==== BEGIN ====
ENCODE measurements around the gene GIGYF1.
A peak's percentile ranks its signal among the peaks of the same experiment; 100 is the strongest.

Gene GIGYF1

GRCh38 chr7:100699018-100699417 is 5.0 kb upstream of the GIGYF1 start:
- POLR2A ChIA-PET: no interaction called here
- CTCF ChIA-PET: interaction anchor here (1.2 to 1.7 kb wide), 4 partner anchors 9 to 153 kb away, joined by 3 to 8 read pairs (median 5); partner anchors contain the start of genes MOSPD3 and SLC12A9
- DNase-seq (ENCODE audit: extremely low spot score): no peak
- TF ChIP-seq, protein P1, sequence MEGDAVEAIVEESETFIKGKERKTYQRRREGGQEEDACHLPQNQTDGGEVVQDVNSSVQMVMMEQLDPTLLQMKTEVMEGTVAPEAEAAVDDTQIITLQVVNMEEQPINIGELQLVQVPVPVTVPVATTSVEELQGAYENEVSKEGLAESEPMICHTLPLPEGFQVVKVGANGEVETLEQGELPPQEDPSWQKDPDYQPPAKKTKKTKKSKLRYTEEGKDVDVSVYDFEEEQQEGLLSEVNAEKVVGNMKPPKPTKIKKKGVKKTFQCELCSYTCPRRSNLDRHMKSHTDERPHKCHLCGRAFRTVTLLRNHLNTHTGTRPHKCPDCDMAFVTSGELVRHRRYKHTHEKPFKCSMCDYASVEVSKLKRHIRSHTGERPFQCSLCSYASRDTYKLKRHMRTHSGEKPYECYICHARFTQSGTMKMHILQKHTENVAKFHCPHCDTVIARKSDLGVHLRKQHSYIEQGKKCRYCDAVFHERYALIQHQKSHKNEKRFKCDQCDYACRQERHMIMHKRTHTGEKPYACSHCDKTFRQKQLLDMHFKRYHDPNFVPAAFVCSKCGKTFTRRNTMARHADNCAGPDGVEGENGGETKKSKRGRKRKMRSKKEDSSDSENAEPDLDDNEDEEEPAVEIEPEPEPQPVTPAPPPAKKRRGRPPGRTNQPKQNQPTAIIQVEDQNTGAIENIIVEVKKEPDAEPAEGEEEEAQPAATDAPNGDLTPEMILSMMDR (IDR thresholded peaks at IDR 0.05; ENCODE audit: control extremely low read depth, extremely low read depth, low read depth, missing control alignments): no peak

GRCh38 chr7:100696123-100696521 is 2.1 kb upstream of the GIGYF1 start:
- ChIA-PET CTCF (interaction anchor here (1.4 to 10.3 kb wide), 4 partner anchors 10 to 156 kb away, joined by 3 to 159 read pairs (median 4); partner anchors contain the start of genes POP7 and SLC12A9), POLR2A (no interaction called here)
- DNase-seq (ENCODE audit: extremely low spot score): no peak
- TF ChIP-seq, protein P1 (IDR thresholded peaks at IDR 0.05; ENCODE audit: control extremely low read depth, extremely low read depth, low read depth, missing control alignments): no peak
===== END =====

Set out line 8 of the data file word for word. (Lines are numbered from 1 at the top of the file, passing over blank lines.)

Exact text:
- TF ChIP-seq, protein P1, sequence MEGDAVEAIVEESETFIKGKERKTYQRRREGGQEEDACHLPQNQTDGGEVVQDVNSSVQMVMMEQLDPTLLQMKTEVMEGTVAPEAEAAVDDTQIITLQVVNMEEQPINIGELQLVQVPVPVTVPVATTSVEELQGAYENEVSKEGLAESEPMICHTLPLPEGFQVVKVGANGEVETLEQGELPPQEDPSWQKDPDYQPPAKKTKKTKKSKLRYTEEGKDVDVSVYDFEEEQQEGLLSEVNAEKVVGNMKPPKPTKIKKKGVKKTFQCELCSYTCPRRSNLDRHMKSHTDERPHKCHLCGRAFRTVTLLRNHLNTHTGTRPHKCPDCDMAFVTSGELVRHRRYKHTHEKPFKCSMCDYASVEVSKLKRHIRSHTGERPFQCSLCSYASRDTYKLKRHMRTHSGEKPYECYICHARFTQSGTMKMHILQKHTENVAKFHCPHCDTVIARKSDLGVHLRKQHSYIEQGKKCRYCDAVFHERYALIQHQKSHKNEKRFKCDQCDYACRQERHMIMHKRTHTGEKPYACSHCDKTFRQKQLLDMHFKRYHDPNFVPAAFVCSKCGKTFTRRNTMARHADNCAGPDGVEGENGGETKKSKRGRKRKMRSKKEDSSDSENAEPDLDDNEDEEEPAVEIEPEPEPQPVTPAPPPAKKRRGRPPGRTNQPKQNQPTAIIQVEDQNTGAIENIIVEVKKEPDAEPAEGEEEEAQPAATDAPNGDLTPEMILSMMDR (IDR thresholded peaks at IDR 0.05; ENCODE audit: control extremely low read depth, extremely low read depth, low read depth, missing control alignments): no peak